Being an editor for a national journal on nature conservation and management, I am actively involved in translating scientific knowledge to a wider public of managers and conservationists. The Journal’s mentoring scheme offered me the opportunity to learn more about how an international journal can contribute to putting ecology into practice. It was great to experience how the whole review process actually works and I got even more convinced that peer review is not just a necessary evil; it really helps researchers to make their papers stronger. Mentees are given full responsibility to handle manuscripts, but with the security that you can get feedback at any stage during the review process. I would sign up again for the scheme.
Nathalie is an Australian Research Council Fellow in the Centre of Excellence for Environmental Decisions at the University of Queensland. Her work is concerned with the interactions between biodiversity and climate/climate change, previously focusing on forests in tropical South America and temperate Europe, and now including Australian forests and ecosystems. She is currently working on global-scale analyses of climate and human impacts on biodiversity, ecosystem function and processes, and species and ecosystem vulnerability to climate change.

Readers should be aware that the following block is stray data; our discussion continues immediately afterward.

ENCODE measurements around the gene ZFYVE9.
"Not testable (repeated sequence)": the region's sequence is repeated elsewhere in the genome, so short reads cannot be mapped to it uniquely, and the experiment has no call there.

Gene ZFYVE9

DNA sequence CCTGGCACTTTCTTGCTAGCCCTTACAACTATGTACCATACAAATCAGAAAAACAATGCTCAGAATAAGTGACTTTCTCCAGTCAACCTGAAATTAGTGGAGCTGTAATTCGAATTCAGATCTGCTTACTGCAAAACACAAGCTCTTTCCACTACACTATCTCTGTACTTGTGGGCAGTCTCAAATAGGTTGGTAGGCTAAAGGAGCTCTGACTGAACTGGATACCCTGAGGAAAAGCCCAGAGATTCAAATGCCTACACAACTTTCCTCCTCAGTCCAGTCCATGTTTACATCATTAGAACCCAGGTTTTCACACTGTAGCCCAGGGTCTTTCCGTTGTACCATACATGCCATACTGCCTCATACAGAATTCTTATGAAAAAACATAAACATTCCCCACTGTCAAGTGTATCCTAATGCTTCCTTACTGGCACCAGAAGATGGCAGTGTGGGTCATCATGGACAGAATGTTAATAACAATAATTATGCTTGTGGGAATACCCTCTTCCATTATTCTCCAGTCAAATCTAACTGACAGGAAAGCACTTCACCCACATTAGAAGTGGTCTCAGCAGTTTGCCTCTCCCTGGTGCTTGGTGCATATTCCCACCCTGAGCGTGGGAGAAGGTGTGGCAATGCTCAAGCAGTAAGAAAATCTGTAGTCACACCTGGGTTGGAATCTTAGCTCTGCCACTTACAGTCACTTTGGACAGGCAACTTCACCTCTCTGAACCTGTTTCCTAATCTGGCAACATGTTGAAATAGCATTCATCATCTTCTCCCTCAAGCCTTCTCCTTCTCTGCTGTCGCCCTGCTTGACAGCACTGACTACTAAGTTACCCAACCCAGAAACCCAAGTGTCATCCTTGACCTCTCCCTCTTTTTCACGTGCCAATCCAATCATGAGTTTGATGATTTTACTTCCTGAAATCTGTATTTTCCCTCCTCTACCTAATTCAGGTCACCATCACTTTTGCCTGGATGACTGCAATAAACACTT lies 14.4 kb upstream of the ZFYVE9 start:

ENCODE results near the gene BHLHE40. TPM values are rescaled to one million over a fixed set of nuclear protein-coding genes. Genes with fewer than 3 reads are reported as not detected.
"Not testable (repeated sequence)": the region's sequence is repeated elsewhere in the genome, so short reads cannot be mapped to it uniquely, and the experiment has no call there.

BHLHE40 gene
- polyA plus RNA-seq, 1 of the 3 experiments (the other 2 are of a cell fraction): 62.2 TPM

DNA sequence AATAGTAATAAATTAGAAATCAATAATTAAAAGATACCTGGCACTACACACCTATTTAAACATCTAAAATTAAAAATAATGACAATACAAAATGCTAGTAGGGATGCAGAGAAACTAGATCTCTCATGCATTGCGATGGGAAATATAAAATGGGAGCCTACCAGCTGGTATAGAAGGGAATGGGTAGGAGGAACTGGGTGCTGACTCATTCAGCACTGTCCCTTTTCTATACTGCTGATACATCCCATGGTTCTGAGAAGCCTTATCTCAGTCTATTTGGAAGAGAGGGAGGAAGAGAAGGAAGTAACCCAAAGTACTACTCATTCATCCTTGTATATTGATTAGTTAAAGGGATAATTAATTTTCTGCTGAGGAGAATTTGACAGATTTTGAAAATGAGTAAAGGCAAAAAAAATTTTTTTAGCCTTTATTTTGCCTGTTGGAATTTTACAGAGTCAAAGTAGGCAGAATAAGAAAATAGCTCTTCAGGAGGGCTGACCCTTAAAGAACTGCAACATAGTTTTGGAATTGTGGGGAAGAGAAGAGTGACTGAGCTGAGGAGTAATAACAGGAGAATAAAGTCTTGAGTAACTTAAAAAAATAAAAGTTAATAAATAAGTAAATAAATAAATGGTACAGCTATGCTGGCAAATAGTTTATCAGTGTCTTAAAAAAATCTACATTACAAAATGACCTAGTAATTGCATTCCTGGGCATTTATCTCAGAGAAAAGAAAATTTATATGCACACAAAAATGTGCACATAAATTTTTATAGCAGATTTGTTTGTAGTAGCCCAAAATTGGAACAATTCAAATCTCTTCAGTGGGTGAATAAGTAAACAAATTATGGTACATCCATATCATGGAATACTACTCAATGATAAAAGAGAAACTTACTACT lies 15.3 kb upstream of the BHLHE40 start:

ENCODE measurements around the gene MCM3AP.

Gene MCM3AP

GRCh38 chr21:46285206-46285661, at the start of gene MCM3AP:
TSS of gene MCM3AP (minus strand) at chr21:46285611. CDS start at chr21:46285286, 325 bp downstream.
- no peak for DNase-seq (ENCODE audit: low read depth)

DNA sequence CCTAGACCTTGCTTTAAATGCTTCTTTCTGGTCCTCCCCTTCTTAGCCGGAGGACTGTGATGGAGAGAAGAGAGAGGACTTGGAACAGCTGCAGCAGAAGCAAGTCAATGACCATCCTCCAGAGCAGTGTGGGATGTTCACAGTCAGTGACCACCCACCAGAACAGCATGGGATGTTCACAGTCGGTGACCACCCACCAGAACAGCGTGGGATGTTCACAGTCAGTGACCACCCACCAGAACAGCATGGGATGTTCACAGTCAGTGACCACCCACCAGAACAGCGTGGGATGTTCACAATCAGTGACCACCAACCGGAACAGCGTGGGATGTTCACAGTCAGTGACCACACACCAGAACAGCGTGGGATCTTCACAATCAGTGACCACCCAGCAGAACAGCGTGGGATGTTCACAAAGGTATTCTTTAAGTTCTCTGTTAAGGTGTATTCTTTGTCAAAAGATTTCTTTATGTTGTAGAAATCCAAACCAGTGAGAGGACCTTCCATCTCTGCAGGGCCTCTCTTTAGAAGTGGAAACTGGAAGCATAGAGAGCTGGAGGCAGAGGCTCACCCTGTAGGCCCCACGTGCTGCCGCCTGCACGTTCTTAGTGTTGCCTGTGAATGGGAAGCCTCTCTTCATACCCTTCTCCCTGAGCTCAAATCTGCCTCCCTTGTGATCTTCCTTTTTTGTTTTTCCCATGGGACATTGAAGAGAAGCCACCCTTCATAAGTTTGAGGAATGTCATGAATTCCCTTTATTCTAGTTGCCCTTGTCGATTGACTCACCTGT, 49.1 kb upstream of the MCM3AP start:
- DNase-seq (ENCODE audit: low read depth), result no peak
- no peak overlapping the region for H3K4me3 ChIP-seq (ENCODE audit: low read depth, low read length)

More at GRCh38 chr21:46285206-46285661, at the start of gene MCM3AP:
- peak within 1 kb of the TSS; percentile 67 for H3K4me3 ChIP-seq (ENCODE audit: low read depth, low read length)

Nathalie on the Associate Editor Mentoring Opportunity:
I wanted to take part in the editorial mentorship programme as I am interested in the editorial, publication and production process, and I have greatly enjoyed experiencing it from the other side. The programme has given me the valuable opportunity to develop editorial skills and hone my reviewing skills, as well as providing the chance to work with other researchers in my field on the journal. One important thing I have learned is how patient, skilled and generous most reviewers and editors are with their advice and criticism – it is inspiring and reassuring to see that the peer review process is robust and functioning well (in spite of all the scare stories about various scams and cheats). The experience will inform my own reviewing perspective in future, and hopefully help me to achieve an editorial position at some point.
David Moreno Mateos